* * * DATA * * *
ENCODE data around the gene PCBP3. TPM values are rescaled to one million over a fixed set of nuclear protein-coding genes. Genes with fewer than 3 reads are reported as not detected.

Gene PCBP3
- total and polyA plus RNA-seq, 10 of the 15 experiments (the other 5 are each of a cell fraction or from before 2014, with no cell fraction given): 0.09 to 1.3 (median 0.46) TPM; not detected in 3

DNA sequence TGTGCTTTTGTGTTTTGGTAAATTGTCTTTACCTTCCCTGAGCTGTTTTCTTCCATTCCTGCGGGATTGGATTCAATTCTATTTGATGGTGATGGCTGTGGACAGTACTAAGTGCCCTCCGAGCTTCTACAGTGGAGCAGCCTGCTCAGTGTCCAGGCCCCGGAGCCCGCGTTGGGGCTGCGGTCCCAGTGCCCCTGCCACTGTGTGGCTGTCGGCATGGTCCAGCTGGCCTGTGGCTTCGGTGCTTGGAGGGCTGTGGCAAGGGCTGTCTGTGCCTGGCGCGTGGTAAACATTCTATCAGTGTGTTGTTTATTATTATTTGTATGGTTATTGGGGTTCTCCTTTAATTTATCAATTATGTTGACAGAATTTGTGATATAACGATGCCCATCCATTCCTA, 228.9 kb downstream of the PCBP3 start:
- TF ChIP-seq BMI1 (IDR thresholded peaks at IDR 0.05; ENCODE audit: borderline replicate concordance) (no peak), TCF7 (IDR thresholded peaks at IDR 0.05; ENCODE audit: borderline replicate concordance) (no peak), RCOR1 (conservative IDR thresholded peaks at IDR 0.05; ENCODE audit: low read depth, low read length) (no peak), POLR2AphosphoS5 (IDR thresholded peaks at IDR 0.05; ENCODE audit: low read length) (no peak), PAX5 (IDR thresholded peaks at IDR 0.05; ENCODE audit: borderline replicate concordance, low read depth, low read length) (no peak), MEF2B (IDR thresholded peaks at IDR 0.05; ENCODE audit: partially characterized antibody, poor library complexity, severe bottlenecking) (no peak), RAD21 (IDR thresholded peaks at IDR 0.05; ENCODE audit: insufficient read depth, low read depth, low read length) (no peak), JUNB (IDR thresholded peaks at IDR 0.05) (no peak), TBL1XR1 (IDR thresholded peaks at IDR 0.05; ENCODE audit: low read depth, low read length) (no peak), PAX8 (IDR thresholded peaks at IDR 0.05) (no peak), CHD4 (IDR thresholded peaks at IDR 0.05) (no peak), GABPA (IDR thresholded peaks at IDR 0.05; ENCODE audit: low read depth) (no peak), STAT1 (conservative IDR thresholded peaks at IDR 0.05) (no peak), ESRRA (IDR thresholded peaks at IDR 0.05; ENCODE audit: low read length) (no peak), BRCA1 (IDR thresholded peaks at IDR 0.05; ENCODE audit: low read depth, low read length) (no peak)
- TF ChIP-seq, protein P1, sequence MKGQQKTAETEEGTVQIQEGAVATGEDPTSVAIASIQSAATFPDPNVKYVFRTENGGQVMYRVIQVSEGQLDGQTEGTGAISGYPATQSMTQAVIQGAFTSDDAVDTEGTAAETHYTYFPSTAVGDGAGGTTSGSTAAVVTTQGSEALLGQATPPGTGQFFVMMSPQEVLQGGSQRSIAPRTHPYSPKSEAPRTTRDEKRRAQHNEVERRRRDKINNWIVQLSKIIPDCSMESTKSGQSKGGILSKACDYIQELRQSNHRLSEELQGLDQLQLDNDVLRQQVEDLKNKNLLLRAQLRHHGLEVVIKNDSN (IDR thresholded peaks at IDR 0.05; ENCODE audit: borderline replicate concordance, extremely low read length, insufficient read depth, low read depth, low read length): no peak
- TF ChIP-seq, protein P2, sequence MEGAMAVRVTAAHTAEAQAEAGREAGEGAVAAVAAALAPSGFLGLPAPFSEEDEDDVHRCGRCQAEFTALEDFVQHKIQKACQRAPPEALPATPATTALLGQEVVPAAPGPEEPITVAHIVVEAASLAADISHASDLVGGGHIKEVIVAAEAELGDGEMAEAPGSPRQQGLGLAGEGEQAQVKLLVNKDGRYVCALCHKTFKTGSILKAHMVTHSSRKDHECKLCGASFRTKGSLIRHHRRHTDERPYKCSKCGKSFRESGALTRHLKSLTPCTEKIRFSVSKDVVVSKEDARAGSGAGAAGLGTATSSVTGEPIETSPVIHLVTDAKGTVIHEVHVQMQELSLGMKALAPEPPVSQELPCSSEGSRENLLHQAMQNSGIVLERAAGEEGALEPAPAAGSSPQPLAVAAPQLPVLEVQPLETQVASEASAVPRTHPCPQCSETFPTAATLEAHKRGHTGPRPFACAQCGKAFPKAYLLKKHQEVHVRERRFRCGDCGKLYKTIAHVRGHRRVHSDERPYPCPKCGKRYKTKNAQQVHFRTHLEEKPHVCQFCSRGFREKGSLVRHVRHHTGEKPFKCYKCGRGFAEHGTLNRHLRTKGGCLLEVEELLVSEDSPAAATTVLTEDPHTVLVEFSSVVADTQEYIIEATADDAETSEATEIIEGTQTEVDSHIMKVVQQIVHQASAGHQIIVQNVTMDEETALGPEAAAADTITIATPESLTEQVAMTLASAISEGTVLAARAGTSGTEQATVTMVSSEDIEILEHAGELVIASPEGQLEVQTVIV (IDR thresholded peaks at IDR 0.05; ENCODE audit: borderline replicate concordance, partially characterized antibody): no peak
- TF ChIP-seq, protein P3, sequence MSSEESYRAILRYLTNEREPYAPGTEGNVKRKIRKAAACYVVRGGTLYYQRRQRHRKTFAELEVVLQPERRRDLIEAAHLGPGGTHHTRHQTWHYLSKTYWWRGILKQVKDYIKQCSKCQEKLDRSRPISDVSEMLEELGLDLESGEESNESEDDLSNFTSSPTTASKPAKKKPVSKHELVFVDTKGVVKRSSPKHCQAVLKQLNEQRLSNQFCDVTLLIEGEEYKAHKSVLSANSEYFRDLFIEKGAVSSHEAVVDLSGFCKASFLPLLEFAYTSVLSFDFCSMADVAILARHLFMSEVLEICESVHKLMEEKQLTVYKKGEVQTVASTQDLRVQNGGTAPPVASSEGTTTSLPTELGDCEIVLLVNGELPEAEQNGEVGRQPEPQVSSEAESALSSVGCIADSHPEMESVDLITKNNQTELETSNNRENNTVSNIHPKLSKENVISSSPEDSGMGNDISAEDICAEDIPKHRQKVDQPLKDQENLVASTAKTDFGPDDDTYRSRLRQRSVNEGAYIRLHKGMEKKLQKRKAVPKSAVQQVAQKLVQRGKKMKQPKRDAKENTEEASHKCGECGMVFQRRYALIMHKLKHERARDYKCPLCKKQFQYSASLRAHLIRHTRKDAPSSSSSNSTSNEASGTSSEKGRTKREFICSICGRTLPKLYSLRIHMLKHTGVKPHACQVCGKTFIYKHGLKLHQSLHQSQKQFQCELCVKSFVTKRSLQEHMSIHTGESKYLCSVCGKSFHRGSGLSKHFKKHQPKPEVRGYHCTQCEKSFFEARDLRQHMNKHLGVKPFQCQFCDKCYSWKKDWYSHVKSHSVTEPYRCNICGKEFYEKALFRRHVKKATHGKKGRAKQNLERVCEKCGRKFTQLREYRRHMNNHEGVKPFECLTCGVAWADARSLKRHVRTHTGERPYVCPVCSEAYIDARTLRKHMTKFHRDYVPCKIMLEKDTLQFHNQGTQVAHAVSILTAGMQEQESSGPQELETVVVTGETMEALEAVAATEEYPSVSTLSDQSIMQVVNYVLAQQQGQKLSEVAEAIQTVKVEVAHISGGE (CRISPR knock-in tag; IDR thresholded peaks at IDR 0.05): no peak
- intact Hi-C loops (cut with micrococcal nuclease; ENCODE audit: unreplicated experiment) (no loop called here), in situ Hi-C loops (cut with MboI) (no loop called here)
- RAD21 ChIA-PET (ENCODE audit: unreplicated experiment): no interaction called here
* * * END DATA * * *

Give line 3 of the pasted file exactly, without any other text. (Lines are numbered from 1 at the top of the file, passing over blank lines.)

- total and polyA plus RNA-seq, 10 of the 15 experiments (the other 5 are each of a cell fraction or from before 2014, with no cell fraction given): 0.09 to 1.3 (median 0.46) TPM; not detected in 3